Out west, the race for conference supremacy figures to include both L.A. teams, Denver, Houston, Utah, Portland and maybe even the Warriors if D’Angelo Russell proves to be a capable replacement for Thompson until the veteran sharp-shooter is ready to return from the ACL injury he suffered in the Finals. The Clippers have the highest over/under total in Vegas at 54.5, with the Lakers next at 51.5.

Doc Rivers will have his best roster yet with L.A.’s “other” team after acquiring both Kawhi Leonard and Paul George, two superstar forwards in their prime. The Clippers also re-signed feisty point guard Patrick Beverley and will have one of the league’s best benches, featuring top sixth man Lou Williams, productive big man Montrezl Harrell and forwards Mo Harkless, Wilson Chandler and JaMychal Green. But the Lakers quickly pivoted after losing Leonard to the Clips and signed veterans Danny Green, Kentavious Caldwell-Pope, DeMarcus Cousins, JaVale McGee, Rajon Rondo, Quinn Cook, Jared Dudley and Troy Daniels. It will be crazy watching the Staples Center co-tenants battle it out all season long.

Don’t forget Denver finished with the West’s second-best record last season behind the young trio of Nikola Jokic, Jamal Murray and Gary Harris, then added Jerami Grant to team with Paul Millsap at power forward. Plus, the Nuggets are looking forward to unveiling 2018 lottery pick Michael Porter Jr., who was supposed to play in Summer League after rehabbing from back surgery, only to suffer a sprained knee.

Houston general manager Daryl Morey made another bold move, sending a pair of future first-round draft picks along with aging point guard Chris Paul to Oklahoma City for Mr. Triple Double, Russell Westbrook. It will be fascinating to see how a pair of ball-dominant, stat-hungry guards like Westbrook and James Harden co-exist, but one thing we know for sure, it won’t be boring! Morey knew the chances of winning a conference title with Paul and Harden had pretty much disappeared after back to back playoff losses to the Warriors, but only time will tell if the team is any better now with Westbrook in the co-star role.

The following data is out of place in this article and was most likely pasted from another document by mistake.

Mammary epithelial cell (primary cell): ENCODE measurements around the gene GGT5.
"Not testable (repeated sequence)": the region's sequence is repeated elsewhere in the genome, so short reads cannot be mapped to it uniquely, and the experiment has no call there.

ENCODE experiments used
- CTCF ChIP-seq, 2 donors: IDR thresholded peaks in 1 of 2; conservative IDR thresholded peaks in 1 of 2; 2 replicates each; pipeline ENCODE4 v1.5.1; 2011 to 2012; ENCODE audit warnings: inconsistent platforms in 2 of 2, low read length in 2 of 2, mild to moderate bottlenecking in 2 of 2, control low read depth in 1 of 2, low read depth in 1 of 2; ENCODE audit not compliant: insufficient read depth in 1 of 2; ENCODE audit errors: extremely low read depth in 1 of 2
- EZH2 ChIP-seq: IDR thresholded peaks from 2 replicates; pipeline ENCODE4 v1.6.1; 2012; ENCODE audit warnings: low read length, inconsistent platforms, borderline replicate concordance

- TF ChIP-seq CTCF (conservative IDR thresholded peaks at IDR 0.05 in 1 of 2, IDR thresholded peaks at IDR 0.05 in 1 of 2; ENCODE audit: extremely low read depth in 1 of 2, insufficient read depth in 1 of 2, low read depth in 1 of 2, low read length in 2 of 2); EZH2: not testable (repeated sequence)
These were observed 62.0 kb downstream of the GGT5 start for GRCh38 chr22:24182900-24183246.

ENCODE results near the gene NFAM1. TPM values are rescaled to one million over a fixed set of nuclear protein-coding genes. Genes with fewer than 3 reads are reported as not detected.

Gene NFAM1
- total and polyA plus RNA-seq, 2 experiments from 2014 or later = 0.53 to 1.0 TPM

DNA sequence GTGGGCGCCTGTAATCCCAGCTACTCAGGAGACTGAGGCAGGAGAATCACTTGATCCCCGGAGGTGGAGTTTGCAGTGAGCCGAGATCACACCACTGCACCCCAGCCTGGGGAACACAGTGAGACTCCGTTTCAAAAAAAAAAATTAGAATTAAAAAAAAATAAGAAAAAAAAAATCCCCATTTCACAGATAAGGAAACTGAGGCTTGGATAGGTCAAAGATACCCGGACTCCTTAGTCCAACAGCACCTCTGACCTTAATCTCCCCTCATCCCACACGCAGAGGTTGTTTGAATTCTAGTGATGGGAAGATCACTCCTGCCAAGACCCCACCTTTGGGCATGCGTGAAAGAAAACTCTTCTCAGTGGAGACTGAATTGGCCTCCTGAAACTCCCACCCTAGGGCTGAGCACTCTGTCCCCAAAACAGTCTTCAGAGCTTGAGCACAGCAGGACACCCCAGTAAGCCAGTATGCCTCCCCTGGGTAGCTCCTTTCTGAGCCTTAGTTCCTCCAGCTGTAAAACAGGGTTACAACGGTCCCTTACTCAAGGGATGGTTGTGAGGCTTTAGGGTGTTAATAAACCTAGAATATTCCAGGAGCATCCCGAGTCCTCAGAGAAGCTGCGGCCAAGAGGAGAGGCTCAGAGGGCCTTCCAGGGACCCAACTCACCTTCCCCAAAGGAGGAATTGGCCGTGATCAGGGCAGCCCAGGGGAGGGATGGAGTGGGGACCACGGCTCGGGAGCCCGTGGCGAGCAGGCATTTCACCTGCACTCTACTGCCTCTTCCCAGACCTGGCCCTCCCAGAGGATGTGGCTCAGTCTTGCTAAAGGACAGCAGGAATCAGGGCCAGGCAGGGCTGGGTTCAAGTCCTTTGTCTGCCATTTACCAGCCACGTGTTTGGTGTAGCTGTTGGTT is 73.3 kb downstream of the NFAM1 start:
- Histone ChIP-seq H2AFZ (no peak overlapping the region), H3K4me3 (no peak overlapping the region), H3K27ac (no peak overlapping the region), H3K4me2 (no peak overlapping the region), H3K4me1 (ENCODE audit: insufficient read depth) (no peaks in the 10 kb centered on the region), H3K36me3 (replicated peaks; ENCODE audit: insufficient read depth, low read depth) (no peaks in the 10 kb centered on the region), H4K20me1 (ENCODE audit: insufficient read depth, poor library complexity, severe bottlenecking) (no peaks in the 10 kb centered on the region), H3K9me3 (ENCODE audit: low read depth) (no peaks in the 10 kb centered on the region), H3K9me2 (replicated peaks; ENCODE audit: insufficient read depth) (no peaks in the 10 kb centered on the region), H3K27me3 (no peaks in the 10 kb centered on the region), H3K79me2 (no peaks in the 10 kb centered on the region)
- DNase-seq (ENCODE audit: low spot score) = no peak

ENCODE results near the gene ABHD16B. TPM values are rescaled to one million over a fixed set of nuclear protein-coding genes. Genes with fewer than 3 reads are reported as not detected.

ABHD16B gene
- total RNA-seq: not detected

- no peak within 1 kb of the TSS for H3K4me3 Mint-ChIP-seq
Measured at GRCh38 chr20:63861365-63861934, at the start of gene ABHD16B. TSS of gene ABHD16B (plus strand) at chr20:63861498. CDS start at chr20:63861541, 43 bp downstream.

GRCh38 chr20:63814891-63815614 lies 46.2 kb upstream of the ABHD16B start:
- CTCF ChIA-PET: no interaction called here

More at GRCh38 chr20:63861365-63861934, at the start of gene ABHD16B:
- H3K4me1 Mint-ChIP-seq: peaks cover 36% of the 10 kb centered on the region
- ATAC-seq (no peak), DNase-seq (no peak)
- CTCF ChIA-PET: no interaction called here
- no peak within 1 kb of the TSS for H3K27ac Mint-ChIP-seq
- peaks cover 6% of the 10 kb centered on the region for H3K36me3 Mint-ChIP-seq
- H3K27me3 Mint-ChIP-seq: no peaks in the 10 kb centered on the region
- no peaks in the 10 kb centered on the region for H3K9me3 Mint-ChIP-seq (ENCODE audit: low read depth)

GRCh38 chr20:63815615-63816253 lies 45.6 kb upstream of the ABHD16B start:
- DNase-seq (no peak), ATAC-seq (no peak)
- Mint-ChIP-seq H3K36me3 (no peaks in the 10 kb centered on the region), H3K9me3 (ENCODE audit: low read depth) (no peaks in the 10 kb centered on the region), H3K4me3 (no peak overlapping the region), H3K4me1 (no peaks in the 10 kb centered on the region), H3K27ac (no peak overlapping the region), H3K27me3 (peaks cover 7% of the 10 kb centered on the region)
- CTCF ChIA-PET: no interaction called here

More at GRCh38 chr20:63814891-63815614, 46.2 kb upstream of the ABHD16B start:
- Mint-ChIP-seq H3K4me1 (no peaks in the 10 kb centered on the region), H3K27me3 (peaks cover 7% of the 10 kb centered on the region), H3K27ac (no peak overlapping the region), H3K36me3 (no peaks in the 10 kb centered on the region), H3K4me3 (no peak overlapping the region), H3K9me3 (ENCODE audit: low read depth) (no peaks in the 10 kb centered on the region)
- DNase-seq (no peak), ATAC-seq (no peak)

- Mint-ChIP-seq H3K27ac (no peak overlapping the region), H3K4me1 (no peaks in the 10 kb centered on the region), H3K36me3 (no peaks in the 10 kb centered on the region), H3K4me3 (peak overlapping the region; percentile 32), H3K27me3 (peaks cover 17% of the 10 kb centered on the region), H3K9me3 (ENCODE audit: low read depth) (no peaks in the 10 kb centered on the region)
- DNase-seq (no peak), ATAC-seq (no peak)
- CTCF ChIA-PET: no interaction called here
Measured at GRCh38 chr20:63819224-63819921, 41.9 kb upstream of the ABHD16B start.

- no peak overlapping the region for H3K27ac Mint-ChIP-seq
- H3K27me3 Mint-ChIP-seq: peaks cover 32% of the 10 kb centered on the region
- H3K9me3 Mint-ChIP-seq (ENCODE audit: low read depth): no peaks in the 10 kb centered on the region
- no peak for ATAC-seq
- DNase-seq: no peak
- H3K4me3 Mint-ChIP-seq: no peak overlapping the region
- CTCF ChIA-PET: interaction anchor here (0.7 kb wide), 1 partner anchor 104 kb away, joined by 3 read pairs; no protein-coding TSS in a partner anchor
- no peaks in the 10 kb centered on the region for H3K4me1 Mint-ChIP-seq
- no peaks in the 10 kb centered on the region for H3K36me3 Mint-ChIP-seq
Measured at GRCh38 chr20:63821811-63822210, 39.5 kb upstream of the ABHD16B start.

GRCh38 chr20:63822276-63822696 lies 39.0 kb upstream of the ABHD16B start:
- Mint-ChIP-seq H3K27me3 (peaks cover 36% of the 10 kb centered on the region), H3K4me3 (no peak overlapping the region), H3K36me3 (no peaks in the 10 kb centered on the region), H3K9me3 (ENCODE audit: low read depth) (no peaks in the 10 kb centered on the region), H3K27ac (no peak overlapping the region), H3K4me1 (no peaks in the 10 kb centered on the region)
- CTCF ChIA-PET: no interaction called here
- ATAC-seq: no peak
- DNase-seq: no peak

Many NBA analysts believe the Jazz are in position to win the conference title after trading for talented veteran point guard Mike Conley and then signing former Indiana 3-point specialist Bojan Bogdanovic in free agency. Utah now has a starting five of Donovan Mitchell, Rudy Gobert, Conley, Bogdanovic and Joe Ingles, with Ed Davis, Jeff Green, Royce O’Neale, Emmanuel Mudiay and Dante Exum in reserve. Quin Snyder has his most talented team yet in Salt Lake City.

Portland returns the dynamic back-court duo of Damian Lillard and C.J. McCollum, and the Trail Blazers swung a deal with Atlanta to bring in Kent Bazemore to share the small forward spot with Rodney Hood. They also brought in enigmatic center Hassan Whiteside to hold down the post until Jusuf Nurkic returns from the serious leg fracture he suffered in the playoffs, and third-year big Zach Collins looks poised for a breakout season.

So, as the NBA heads into its “quiet season” over the next couple months (with the exception of the upcoming World Cup), basketball fans can look forward to the most compelling conference races we’ve seen in a long time.